Which Book to Write Next?
Choosing which book to write next has to be one of the hardest decisions to make as an author. At least it is for me. I’ve written a few posts on the subject and I always seem to have a plan in place, but I’ve found those plans rarely come to fruition.
Write What You Know
We hear this all the time. Writers are supposed to write what they know, or at least something they’re quite familiar with. I’m not sure, but I bet Tolkien didn’t have any hobbit friends running around, or elves for that matter. We can write what we do not know as long as we do the research and keep it plausible.
I Started With Something I Knew
The first two books in the John Reeves series were a mix of the adventure genre and a police procedural. With my psychological background and a love of (learning about) criminal behavior, those stories came easy to me. But what if I try the fantasy genre?
Another piece of advice we don’t see as often is to write what we read. If you’re an avid romance reader who has never picked up a science fiction book in his or her life, I wouldn’t suggest trying to write the next Star Wars. I wouldn’t suggest it, but if that’s what you want, then go for it, but think of the advantages of writing what you read.
Advantages of Writing What You Read
1. You know the genre. It’s a simple truth, but you have experience in the genre, you know what to expect, you know what the reader expects.
2. You know what has been done before; you know what has been successful. You can build off these facts to create a unique story that hasn’t been done before.
3. The most important advantage? If you love to read it, you’ll probably love writing it! Writing in a genre you love is similar to reading. You can’t wait to find out what will happen next. Even if you have an idea of how the story will play out, you never know exactly how those characters will get there, or if they will get there.
Crazy Writer’s Brain
Financially speaking, and to please any of those who enjoy reading about John Reeves, it makes the most sense to write the third book in the series. I wrote the first chapter a few weeks ago and have been plotting out the rest of the story since.
I’ve also had an epic fantasy brewing in my mind for the past year or so. I began world building and wrote the first chapter of that book as well. Yet my plan was to keep focusing on the John Reeves series while working on the fantasy when I felt the need.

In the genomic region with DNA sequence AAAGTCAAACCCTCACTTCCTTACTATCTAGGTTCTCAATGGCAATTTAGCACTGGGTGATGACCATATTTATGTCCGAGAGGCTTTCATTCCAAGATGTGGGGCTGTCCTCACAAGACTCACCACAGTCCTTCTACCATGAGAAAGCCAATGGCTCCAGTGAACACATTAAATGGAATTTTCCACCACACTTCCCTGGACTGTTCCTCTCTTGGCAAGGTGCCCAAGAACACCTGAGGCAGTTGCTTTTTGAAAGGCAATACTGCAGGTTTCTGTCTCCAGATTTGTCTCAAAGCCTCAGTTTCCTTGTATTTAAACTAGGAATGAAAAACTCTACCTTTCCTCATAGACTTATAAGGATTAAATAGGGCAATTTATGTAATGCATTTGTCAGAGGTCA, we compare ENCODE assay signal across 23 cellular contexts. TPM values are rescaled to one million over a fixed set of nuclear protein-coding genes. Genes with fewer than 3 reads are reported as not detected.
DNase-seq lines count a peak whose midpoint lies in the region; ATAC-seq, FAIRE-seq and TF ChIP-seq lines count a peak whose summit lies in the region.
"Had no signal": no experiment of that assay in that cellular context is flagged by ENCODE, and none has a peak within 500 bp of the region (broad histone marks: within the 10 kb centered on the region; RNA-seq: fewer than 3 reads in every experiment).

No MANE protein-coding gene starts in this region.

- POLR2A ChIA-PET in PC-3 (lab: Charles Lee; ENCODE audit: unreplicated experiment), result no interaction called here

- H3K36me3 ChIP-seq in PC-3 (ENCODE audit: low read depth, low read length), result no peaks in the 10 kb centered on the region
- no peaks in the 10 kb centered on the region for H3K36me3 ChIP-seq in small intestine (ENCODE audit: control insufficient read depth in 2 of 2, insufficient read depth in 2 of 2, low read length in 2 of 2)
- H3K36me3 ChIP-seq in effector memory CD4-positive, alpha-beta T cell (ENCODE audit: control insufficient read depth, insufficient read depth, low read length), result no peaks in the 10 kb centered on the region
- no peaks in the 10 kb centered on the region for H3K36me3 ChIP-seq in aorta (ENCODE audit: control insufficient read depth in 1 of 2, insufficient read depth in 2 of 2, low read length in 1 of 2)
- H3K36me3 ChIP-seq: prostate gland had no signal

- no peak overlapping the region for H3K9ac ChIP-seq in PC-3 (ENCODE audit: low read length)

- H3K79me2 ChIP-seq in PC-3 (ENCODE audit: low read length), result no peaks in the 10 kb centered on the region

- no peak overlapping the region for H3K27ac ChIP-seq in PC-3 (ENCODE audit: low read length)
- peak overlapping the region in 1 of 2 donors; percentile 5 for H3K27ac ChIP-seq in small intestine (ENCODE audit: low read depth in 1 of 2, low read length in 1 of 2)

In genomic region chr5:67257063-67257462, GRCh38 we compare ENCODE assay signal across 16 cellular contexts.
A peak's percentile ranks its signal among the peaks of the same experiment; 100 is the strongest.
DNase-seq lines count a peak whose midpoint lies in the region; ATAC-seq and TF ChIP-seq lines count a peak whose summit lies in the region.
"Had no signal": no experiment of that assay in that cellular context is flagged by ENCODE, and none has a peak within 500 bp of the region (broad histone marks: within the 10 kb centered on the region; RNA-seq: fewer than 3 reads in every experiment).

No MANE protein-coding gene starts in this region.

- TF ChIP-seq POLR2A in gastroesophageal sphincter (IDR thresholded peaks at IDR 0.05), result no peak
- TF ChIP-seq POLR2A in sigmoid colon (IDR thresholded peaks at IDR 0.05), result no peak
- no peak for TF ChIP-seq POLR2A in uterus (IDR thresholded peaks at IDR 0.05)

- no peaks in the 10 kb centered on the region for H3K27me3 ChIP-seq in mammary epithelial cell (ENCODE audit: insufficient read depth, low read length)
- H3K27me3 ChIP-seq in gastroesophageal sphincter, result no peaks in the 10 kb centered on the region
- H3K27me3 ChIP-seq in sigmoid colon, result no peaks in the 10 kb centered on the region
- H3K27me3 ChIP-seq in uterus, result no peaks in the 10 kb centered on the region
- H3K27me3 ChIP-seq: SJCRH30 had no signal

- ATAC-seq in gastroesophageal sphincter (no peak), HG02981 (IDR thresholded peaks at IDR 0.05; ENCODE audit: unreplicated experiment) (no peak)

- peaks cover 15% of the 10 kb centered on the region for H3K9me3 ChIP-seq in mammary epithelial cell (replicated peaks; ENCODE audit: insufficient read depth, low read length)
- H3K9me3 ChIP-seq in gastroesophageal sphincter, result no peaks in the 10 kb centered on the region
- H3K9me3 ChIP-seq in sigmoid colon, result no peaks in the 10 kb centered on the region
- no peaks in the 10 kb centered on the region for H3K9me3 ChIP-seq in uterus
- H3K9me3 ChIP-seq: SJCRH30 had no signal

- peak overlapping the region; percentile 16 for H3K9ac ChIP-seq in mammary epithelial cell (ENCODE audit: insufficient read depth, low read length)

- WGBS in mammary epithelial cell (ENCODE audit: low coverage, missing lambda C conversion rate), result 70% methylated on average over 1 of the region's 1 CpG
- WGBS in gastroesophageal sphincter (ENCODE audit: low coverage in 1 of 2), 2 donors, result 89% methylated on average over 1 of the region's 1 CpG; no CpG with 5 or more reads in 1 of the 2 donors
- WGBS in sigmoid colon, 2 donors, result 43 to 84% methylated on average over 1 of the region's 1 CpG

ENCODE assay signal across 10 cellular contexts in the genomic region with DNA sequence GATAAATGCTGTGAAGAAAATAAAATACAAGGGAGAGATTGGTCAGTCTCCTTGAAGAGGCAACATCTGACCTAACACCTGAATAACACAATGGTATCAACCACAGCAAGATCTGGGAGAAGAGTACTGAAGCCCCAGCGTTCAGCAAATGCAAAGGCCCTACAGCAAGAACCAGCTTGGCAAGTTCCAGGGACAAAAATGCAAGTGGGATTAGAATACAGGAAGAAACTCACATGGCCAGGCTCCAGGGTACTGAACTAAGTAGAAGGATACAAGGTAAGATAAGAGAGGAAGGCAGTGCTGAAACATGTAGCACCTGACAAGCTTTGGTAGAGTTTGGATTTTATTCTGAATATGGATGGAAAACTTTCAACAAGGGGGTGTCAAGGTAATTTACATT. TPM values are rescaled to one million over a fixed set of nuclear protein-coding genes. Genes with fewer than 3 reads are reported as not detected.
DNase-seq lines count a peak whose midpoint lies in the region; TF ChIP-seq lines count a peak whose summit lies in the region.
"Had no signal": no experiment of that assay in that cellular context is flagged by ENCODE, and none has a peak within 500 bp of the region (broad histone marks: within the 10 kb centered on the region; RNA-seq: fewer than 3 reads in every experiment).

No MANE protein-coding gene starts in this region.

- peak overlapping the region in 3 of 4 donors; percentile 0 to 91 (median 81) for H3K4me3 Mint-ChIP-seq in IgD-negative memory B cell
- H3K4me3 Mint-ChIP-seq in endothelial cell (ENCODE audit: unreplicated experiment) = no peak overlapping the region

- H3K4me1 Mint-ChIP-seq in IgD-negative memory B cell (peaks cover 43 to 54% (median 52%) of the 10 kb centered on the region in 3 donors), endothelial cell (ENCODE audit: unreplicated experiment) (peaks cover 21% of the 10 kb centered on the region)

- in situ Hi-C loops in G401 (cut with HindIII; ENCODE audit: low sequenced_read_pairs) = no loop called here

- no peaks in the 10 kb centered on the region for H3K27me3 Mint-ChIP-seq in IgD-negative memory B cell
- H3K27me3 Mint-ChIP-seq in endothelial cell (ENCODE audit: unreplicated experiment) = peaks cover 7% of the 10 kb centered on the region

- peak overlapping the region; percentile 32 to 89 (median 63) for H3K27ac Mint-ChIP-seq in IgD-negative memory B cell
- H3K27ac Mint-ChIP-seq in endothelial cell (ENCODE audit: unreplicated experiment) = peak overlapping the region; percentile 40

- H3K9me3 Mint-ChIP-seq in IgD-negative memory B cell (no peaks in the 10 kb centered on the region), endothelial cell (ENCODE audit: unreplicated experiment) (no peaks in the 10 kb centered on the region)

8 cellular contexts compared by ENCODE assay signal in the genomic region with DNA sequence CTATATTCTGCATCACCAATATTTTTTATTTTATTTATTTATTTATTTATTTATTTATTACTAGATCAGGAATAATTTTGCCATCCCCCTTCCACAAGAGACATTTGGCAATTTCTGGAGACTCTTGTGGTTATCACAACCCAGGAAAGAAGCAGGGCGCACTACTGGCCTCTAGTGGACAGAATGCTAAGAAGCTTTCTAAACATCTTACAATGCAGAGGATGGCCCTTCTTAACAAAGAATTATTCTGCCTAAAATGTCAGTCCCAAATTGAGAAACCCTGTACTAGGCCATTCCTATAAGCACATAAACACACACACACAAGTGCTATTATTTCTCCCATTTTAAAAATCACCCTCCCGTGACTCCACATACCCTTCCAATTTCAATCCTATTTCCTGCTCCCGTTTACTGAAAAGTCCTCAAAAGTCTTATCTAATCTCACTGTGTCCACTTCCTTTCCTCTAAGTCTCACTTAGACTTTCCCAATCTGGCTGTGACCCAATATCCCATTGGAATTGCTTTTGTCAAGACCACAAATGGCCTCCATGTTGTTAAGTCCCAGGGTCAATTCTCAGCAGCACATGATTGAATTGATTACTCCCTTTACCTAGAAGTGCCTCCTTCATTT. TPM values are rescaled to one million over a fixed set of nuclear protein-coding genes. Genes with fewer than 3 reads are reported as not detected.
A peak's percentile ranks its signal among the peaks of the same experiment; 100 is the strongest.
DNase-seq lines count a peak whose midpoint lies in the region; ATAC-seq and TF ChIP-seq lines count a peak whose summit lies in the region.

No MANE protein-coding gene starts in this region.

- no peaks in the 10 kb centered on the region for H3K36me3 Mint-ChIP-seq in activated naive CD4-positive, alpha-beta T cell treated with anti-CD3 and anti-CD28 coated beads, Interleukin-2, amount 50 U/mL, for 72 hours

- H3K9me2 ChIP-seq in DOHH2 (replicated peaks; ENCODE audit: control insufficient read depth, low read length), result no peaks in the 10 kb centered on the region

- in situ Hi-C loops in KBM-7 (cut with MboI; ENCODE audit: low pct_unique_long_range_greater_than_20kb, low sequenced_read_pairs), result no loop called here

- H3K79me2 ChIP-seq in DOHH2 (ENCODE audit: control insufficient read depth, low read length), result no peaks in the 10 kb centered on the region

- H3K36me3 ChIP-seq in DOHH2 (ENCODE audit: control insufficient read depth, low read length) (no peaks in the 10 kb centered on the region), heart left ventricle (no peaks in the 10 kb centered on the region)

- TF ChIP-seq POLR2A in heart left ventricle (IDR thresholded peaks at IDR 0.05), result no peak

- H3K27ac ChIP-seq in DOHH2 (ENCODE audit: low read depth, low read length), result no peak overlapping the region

Then my crazy writer’s brain had its own plan. Last week I was at the dinner table with my kiddos coloring and working on the alphabet when the urge hit me. It’s similar to the urge we writers feel the first time we need to sit down and write. We may not know that’s what it is at first, but I’ve felt it before and I knew that’s what I was feeling.
I pulled out the laptop, prepared my word processor, and sat with my fingers poised over the keyboard. I didn’t have a plan or an outline. I had no idea what I would write, or if I would write at all, but I knew my brain was ready for it.
Thirty minutes later, I checked the word counter and saw that I’d written the first 1700 words in a new fantasy novel. Now I can’t get it out of my head. As with the other stories I’ve written, it lingers in the back of my mind at all times, collecting ideas and facts to add to the story. The difference this time is that the story isn’t just lingering, it’s LOOMING over me, like it’s something I MUST do, or have to do soon.
I’m reading way too much into this, I’m sure, but if there’s one thing I’ve learned about writing it’s that I should go with the flow. That being said, book three in the John Reeves series was just placed on the backburner. Not for long, but it’s there nonetheless. If you’ve read any of my past blog posts, you also know I have a tendency to work on multiple manuscripts at a time.
What Book Should You Write Next?
The one you want to. The one that consumes your waking thoughts and your dreaming mind.
But shouldn’t you write the next book you promised everybody? Shouldn’t you write in a certain genre because that’s what is popular right now? Shouldn’t you write the book that makes financial sense?
Maybe, but I’m willing to bet you won’t do your best work. Your mind will still be on the other story, the one you’d rather be working on. It will probably slow you down as well. My advice is to write the one that you want and come back to the other ones in due time. I wouldn’t be surprised if you finished them both faster this way. It’s good to focus on what your crazy writer brains need.